Equifax security breach blamed on known web vulnerability in Apache Struts
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It’s been a hard week for Equifax, and it’s about to get worse. After announcing one of the largest and potentially most damaging data breaches in digital history last week, the credit reporting service is now pointing the finger at a web vulnerability in the Apache Struts framework used in their web servers. The big problem? The vulnerability was publicly announced back in March, two months before the hack occurred.
Apache Struts is a popular framework used by several large corporations to develop Java-based apps designed to run front- and back-end websites and servers. The exploited vulnerability in the framework is nothing new; when it was announced on March 6, hackers quickly took advantage of the security hole to access the web servers of other large corporations. However, a patch was quickly made available to Apache Struts users, who would need to download the patched version and rebuild their web servers accordingly.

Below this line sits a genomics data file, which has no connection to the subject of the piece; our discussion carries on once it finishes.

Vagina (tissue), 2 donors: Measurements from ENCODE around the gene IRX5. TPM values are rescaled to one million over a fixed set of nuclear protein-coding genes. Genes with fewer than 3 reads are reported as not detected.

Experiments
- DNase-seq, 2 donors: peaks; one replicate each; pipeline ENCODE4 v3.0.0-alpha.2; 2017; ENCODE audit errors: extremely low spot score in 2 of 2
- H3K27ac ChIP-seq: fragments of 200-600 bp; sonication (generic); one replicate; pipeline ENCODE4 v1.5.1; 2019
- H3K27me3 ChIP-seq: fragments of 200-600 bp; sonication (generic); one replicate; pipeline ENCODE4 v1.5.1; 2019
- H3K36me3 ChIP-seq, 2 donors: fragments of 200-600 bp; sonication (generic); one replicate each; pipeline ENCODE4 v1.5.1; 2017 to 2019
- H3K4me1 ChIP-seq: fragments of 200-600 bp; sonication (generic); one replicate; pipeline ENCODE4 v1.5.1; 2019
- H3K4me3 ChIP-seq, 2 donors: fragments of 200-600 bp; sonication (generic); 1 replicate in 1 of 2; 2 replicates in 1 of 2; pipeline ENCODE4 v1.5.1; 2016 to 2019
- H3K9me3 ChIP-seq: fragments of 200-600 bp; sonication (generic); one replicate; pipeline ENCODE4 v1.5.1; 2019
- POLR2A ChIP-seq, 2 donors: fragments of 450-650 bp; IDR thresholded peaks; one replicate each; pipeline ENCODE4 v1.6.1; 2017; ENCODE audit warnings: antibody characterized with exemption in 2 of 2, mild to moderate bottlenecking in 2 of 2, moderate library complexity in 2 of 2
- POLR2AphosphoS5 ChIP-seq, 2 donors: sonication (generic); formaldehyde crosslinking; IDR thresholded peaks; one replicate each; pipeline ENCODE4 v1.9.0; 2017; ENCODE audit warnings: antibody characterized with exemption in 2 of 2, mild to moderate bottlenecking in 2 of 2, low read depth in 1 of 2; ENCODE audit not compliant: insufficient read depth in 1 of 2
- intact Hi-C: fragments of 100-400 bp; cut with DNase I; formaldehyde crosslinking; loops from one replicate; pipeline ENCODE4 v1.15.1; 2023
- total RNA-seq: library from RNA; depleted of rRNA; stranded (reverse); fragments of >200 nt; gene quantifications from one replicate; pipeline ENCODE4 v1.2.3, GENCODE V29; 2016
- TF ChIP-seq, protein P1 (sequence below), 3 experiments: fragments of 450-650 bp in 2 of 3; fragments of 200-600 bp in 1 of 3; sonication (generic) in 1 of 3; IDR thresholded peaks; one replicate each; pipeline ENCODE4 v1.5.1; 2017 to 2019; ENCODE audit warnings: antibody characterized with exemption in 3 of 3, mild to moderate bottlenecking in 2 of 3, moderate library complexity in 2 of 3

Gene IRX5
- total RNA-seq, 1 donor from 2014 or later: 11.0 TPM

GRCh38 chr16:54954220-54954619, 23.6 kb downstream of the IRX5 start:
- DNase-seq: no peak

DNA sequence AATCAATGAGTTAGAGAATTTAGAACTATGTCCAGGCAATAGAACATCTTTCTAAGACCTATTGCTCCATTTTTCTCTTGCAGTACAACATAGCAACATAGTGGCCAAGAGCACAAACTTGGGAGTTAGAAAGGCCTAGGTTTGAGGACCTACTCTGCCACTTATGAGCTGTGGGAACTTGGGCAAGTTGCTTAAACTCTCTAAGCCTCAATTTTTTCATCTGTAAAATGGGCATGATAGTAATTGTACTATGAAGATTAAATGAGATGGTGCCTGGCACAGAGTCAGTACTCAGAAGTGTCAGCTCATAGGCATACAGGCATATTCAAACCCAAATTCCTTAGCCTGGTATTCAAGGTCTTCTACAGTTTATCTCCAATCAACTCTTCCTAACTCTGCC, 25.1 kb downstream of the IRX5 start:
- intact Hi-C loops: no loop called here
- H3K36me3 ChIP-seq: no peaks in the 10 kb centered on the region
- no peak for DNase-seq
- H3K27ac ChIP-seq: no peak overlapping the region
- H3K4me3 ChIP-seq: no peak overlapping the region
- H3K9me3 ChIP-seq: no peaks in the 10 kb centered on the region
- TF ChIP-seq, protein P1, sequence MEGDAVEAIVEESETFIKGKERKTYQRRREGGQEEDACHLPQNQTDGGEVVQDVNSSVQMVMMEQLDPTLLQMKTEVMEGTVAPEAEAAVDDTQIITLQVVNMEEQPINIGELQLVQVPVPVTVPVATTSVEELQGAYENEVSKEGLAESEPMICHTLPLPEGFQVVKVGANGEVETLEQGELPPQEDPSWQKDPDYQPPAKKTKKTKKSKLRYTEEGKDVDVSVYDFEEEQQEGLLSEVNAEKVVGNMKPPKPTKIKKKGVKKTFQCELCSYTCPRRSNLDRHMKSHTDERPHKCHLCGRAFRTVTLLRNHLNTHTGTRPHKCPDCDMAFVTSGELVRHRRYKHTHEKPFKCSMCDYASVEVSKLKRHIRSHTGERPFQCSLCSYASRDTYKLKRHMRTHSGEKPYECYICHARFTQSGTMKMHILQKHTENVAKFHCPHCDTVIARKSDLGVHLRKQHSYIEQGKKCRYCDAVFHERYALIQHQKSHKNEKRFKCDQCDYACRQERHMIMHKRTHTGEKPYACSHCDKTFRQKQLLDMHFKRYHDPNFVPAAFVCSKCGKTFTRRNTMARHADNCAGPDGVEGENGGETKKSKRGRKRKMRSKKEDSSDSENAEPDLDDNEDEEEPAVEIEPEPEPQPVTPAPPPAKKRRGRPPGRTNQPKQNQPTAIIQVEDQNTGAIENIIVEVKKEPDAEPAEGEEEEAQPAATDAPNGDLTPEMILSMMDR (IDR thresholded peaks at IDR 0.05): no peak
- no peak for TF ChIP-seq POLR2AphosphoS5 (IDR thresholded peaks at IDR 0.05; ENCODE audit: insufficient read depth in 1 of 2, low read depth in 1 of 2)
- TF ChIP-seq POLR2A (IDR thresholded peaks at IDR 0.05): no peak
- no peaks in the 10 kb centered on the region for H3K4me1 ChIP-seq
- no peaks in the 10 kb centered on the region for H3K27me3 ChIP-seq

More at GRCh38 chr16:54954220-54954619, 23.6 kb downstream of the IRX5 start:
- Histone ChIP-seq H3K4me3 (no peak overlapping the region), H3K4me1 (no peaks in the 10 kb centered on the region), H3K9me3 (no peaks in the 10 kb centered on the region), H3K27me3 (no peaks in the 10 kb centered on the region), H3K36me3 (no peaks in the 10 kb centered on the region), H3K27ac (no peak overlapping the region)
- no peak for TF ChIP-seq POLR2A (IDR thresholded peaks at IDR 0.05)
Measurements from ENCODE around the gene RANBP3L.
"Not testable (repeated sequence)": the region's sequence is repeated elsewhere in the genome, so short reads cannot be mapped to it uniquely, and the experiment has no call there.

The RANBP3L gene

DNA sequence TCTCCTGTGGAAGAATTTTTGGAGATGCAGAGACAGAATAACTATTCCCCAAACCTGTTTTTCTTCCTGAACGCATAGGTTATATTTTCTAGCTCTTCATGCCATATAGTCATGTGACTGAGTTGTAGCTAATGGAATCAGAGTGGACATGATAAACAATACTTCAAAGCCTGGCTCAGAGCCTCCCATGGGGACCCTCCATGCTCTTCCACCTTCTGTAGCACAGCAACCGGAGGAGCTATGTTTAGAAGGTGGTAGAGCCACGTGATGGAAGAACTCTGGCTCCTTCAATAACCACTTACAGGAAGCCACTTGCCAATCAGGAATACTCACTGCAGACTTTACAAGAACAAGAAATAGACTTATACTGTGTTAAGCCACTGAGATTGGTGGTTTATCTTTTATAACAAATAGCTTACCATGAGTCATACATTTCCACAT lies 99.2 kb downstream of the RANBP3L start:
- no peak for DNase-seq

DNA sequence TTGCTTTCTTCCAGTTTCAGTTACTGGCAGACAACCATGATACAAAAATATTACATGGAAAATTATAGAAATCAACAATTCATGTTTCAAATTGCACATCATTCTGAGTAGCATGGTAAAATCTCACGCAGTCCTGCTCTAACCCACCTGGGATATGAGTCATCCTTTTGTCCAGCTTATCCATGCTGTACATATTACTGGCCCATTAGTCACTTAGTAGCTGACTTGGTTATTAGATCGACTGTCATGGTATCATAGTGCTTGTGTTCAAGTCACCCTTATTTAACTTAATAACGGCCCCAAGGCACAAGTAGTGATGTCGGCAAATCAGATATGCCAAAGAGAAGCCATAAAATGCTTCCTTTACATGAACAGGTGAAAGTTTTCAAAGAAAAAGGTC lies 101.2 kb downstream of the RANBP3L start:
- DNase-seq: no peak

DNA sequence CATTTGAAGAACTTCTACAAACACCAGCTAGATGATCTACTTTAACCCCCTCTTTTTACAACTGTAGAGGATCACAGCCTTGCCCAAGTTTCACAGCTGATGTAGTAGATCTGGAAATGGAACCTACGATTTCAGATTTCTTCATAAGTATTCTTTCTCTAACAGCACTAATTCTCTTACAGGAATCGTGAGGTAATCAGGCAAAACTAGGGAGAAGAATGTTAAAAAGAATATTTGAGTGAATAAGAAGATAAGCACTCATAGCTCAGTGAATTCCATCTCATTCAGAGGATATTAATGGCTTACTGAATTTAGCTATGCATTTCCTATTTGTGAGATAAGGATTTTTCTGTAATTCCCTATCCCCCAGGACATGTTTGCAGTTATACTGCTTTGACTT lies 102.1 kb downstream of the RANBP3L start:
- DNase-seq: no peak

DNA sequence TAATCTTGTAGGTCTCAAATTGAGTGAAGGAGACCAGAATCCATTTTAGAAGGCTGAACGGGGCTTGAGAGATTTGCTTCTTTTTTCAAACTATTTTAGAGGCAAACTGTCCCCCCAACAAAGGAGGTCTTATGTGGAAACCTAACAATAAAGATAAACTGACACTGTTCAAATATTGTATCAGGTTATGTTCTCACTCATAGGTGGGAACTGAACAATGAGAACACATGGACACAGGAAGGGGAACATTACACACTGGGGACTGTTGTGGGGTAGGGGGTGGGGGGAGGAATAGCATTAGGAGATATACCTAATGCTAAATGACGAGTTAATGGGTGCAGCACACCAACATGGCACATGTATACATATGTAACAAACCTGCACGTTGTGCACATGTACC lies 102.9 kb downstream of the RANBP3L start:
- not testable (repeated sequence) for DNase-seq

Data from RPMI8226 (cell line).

As Experian is a massive corporation that produces billions of dollars in revenue, it’s very unlikely that the credit service lacked the capital or capacity to install the patch. Experian discovered the hack on July 29th and disclosed that their servers were accessed as far back as May, which gave Experian two months to fix the security hole.
The Experian hack is one of the most damning to date. Hackers gained access to several pieces of identifying information of over 143 million U.S. consumers. This includes Social Security numbers, first and last names, home addresses, and even driver’s license numbers. This information could be used for fraud, particularly financial fraud; most banks and credit card companies require nothing more than a social security number and driver’s license to open an account. Experian has offered free credit monitoring services and credit freezes to affected individuals.